Be a friend. Remember, friends are the family you choose for yourself.  Choose wisely.  Choose friends who love you for you, choose friends who consider your feelings, understand your heart and who inspire you to be your best self.  Recognize the good friends you’ve already surrounded yourself with and remind yourself often that there is always room for a new friend.  Don’t shut anyone out.  And remember this too:  a good girl friend will get you through some of the toughest parts of your life and a good boy friend will offer you a perspective you might not otherwise consider.  Boys think differently than we do – they just do.  It will get harder as you get older, but keep a few good ones around.  They have wisdom to share.  Listen.

Work hard.  Work hard at school, work hard at art, at swim, at being kind, at being brave, at being a good friend.  Just work hard.  Hard work pays off in dividends.  Give life everything you have and life will give you everything you need.

Embrace your past.  There is a certain comfort that comes with a shared history.  There’s an easy familiarity, an understanding of where you’ve been and how you’ve come to be.  Embrace that.  History is important.  But, never lose sight of your future.  Remember that your past has given you roots and your future will help you fly.  Spread your wings!

Finally, be patient.  Be patient with yourself and, please, be patient with me.  We’re both new at this – let’s take it slow.  Let’s remember that we are both going to make mistakes, we are both going to get angry, we are both going to cry and, hopefully, we are both going to laugh…a lot.  Let’s promise right now to be patient with each other.  Please?

This is simply the start of your journey – the first step in the odyssey that will be your life.  There is a great, big world waiting for you – waiting for your talent, your kindness, your free spirit.  The world needs you.  Don’t ever forget that.

“Today you are You, that is truer than true.  There is no one alive who is Youer than You.” – Dr. Seuss

I want to tattoo this on your arm.  I want you to look at it and read it and be reminded of it every day.  I want you to remember that you are one-of-a-kind, an original work of art – a Picasso, a Van Gogh, a Monet.  You are spectacular and there is no one else on this planet who can give the world exactly what you can.  Be brilliant.  Be you.  Every.  Single.  Day.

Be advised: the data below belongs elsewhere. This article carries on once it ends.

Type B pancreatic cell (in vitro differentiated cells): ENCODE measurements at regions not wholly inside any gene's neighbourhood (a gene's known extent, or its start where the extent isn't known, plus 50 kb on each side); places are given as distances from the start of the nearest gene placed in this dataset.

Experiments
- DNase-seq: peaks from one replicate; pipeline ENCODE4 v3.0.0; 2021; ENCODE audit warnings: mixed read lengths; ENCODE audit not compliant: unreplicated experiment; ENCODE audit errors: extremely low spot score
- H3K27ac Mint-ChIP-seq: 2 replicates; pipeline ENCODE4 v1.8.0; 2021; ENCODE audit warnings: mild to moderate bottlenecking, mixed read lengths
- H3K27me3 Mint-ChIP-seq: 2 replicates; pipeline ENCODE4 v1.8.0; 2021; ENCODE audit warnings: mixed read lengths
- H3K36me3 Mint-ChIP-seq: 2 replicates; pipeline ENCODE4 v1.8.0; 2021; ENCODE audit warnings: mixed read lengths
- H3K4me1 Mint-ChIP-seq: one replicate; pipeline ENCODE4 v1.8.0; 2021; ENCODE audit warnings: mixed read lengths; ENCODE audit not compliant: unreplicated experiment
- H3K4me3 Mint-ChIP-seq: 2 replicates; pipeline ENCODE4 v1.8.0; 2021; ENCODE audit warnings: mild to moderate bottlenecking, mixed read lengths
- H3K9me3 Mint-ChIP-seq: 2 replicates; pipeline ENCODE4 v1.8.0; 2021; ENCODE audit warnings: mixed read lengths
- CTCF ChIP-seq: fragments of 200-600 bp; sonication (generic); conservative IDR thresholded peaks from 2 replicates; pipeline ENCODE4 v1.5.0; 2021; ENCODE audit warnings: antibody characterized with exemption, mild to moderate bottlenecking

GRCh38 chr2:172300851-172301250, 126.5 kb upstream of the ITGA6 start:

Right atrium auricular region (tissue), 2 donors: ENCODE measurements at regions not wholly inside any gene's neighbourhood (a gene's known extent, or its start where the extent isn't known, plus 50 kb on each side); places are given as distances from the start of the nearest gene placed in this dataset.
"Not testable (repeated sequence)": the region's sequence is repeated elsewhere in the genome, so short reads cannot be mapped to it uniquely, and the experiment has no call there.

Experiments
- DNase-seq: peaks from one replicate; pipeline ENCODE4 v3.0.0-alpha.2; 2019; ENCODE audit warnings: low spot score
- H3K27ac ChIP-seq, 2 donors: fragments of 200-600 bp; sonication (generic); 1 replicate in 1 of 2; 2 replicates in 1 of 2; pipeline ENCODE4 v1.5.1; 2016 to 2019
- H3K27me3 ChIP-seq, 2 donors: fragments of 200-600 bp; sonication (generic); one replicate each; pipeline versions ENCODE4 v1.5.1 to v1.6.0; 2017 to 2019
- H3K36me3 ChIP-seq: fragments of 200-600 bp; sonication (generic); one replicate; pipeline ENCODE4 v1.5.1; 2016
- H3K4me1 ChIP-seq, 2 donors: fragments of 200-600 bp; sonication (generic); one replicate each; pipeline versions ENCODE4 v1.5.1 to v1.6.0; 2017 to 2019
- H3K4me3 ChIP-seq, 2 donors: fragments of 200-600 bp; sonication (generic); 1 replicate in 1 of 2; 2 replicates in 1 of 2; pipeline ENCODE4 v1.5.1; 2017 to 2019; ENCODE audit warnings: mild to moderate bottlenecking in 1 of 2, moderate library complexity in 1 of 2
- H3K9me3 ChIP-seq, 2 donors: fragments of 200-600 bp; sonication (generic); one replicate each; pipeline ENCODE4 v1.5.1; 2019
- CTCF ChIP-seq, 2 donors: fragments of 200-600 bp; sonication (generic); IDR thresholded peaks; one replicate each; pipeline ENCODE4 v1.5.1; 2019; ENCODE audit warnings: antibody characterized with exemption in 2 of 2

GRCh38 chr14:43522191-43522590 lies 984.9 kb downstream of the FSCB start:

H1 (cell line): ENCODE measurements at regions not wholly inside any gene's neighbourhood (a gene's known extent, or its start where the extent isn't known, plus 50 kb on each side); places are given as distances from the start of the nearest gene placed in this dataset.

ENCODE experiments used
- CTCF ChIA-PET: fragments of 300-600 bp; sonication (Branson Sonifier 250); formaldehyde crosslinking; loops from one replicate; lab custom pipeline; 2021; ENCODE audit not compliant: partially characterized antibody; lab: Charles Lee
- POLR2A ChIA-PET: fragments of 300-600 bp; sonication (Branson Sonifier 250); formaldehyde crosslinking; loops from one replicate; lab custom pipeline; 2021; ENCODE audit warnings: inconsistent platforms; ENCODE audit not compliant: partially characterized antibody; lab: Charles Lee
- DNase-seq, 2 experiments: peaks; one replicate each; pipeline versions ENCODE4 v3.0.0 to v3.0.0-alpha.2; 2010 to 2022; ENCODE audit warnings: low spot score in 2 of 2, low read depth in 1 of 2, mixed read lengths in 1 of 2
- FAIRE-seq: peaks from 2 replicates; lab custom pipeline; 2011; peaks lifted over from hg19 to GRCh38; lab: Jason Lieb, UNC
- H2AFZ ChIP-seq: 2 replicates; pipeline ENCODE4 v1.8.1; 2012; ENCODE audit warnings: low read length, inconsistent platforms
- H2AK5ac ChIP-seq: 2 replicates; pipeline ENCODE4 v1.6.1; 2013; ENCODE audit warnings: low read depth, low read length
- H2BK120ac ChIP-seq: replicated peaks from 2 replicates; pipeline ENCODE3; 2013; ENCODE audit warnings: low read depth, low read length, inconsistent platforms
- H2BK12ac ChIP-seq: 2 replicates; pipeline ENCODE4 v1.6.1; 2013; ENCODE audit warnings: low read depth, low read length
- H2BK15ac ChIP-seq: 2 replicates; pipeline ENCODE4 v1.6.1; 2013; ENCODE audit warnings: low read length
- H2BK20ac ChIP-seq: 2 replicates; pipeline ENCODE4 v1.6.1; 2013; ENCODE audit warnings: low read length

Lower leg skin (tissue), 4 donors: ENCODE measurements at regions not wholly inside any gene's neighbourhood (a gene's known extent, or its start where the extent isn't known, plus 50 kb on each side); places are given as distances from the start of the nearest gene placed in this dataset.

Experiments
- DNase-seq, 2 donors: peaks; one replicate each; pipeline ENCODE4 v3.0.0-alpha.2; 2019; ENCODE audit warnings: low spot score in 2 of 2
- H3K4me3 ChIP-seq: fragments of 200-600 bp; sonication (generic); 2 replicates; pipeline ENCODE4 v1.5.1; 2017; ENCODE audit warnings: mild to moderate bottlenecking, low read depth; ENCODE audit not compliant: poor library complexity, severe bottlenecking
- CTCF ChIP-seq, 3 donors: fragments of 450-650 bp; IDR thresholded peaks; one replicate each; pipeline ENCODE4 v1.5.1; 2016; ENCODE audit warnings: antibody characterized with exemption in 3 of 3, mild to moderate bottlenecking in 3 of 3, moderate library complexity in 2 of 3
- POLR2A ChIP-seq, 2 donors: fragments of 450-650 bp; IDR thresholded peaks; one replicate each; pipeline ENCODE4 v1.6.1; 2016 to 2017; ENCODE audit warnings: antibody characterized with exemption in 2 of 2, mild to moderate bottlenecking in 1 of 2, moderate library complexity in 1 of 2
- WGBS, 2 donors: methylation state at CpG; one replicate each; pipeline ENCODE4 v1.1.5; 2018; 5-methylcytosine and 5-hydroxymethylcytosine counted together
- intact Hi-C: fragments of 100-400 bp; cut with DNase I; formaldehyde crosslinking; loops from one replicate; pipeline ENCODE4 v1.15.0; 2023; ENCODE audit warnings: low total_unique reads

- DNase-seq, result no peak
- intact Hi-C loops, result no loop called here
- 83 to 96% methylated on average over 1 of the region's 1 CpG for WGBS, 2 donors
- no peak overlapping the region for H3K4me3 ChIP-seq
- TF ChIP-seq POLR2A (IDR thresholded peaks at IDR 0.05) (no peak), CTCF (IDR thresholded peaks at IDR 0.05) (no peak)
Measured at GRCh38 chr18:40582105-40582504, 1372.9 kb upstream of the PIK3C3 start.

We love you.

 

She Did It!

The ceremonies and celebrations seem endless.  This is elementary school graduation?  What happens in high school?  College?  Graduate school?  Dare I even envision medical school?

I’m partied out.

I suspect it’s not the parties that have taken their toll.  More likely, it’s the roller coaster of unexpected emotions that have exhausted my mind.

Today should have been simple:  the commencement of D.A.R.E.  A ceremony to celebrate all that these kids have learned about navigating the difficult terrain of peer pressure and bullying.  In truth, I expected to sit this one out.  I expected the day off, but that wasn’t in my cards.  You see, my daughter – the one who becomes unhinged at the mere thought of walking across a stage – was one of four students chosen to read her essay at today’s ceremony.

She wasn’t as delighted as I was about the honor.

I find fewer and fewer moments in my own life that cause my palms to sweat and my heart to race.  Now it’s my children’s lives that cause me angst.  My heart started racing as the kids walked in.  My palms began to sweat when the police officer explained that 4 students had been chosen to read.  I felt physically sick – a lump in my throat, a knot in my stomach.  Was I going to throw up?  Oh God, please don’t let me throw up – or, worse still, don’t let me pass out right there on the cafeteria floor.

Her name was announced.  Nothing.  She didn’t stand.  She didn’t run.  She just did nothing……but that was probably only for a second.  In my sweaty palmed world though, it seemed like hours.  Finally, she stood and walked to the microphone.  She read her essay – quietly – but she read it.  Out loud.  In front of an audience of people.  She did it!

When all was said and done, she found me and sat next to me and she cried.  My poor girl.  She must have felt the weight of the world collapse onto her shoulders.  That was her worst fear come to life.  I reminded her that it was over, that she had done it, that she should be so proud, that I was so proud.  She just needed a good cry.  I get that.

But, she did it!  She held it together, she got through it and she did it.

Can we move on to middle school now?